I find it interesting that George Turnbull of the Associated Examining Board is "student-friendly. All students need to be able to understand the questions", he says. (TES, October 28).
Along with most other boards, the friendliness seems to evaporate when it comes to special needs students taking A-levels. Extra time certainly - but this is no help to an able candidate struggling with the problems of word recognition. In spite of statements to the contrary from various boards, most universities do provide back-up for such disabilities for both termly and final exams. A reader for such a student is acceptable, just as it is at GCSE.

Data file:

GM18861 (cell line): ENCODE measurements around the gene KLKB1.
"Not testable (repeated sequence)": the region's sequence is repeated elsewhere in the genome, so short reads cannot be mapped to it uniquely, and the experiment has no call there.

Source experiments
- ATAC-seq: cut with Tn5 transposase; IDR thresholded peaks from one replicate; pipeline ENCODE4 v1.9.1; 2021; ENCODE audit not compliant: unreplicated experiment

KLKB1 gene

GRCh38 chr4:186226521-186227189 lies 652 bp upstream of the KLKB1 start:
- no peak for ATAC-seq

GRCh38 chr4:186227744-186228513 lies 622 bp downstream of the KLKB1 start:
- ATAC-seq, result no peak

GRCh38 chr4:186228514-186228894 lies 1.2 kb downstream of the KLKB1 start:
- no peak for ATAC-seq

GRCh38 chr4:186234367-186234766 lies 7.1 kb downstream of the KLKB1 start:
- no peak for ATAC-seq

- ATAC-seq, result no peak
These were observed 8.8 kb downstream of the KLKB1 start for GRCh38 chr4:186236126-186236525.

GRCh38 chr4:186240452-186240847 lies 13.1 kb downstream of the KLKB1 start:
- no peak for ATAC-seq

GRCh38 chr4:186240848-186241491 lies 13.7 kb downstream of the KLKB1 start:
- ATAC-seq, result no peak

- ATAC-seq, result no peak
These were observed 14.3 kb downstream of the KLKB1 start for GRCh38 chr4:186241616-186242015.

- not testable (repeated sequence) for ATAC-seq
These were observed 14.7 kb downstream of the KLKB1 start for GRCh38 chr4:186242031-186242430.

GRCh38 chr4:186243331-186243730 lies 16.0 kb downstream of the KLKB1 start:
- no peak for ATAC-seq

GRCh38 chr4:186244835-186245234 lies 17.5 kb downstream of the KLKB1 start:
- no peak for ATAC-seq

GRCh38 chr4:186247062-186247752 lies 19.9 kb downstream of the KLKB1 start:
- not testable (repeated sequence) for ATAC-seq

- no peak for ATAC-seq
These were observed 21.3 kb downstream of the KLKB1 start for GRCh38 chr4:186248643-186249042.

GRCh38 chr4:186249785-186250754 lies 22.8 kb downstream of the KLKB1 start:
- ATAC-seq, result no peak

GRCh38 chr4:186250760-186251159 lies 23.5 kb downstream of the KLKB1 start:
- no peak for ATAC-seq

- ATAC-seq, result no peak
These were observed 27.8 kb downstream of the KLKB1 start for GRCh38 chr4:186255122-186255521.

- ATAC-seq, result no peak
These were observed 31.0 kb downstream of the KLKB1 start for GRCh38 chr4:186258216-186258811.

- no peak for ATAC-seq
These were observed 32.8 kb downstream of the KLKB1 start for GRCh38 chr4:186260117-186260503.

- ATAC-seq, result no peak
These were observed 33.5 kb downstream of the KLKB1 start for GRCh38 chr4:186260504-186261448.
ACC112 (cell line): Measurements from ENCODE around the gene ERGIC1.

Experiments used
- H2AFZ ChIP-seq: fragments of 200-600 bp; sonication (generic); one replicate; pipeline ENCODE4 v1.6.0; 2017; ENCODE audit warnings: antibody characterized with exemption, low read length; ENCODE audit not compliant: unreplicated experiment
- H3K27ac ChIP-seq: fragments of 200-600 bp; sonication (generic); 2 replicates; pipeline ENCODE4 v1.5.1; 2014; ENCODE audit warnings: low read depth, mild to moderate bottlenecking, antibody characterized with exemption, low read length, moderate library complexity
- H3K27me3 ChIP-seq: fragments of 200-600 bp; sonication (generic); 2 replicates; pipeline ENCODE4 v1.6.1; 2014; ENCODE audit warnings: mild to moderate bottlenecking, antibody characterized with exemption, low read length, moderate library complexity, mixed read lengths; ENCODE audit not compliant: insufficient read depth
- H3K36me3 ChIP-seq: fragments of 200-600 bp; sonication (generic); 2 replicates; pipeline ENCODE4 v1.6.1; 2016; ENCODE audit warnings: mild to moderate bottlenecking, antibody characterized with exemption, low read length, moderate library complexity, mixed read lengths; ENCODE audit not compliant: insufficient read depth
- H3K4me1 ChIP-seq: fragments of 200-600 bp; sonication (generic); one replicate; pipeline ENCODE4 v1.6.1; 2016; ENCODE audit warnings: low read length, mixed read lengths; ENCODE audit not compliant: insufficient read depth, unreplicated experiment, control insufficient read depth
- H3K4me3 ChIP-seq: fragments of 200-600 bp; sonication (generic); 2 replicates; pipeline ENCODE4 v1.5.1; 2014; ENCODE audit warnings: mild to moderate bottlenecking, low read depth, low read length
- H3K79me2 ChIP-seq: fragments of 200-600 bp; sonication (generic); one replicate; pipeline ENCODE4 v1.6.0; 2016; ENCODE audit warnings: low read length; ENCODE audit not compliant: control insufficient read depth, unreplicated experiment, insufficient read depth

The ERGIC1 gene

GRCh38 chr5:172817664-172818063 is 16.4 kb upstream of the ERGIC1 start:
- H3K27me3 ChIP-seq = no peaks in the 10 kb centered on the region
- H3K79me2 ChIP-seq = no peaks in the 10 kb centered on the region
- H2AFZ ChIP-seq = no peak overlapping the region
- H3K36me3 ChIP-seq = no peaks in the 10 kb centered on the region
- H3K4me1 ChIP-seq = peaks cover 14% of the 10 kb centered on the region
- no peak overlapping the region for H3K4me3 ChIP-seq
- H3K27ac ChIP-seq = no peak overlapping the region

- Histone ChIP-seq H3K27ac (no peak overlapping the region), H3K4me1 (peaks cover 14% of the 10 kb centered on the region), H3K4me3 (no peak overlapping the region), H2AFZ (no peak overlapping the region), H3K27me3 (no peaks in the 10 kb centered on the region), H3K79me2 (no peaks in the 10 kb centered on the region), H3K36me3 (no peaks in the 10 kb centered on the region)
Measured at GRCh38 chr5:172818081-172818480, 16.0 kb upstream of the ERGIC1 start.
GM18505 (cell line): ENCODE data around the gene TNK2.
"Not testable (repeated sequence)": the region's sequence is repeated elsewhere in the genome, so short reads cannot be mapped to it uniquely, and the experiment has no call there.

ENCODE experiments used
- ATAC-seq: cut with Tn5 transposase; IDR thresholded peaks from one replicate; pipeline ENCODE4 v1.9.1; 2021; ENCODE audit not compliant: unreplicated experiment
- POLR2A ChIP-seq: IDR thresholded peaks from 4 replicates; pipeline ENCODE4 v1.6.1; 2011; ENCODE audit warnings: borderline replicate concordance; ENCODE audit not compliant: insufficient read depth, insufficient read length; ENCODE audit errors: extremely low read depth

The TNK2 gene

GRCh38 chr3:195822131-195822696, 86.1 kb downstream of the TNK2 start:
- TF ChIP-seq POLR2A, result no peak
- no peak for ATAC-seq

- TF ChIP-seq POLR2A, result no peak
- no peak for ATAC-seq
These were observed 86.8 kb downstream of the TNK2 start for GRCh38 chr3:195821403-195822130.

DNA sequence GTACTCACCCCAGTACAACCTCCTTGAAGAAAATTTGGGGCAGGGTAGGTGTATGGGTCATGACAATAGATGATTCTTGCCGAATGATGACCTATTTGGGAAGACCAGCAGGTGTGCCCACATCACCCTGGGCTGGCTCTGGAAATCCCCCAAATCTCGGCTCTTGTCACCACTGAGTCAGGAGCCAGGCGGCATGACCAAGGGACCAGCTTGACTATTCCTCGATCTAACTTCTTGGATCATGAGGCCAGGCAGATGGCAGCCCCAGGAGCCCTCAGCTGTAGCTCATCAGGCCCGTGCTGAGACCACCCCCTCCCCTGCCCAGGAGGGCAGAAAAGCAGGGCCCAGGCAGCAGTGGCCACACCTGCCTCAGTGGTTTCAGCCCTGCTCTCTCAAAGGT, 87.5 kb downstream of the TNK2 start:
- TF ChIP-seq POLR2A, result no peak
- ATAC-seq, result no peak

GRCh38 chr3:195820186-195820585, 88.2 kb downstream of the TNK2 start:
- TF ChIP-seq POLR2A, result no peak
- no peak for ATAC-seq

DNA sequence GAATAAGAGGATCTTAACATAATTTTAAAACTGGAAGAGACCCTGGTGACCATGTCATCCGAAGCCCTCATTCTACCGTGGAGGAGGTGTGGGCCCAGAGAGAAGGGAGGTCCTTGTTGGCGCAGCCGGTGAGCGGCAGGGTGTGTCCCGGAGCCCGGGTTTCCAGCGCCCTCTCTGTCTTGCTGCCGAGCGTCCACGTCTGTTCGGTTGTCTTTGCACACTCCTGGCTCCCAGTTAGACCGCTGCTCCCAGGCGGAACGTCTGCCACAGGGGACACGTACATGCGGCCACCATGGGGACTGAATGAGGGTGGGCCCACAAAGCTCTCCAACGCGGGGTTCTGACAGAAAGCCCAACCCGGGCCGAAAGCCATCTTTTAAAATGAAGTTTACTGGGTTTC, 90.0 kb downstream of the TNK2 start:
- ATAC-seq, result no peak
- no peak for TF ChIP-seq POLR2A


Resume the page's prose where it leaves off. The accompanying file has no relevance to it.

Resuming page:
Why then do boards, such as AEB, come out with such statements, when in reality an almost impossible barrier is placed in front of a few students at a crucial time of their life. At GCSE and university finals, the need for help is recognised, why not A-level as well?
Head of mathematics
The Coleshill School
Coventry Road, Coleshill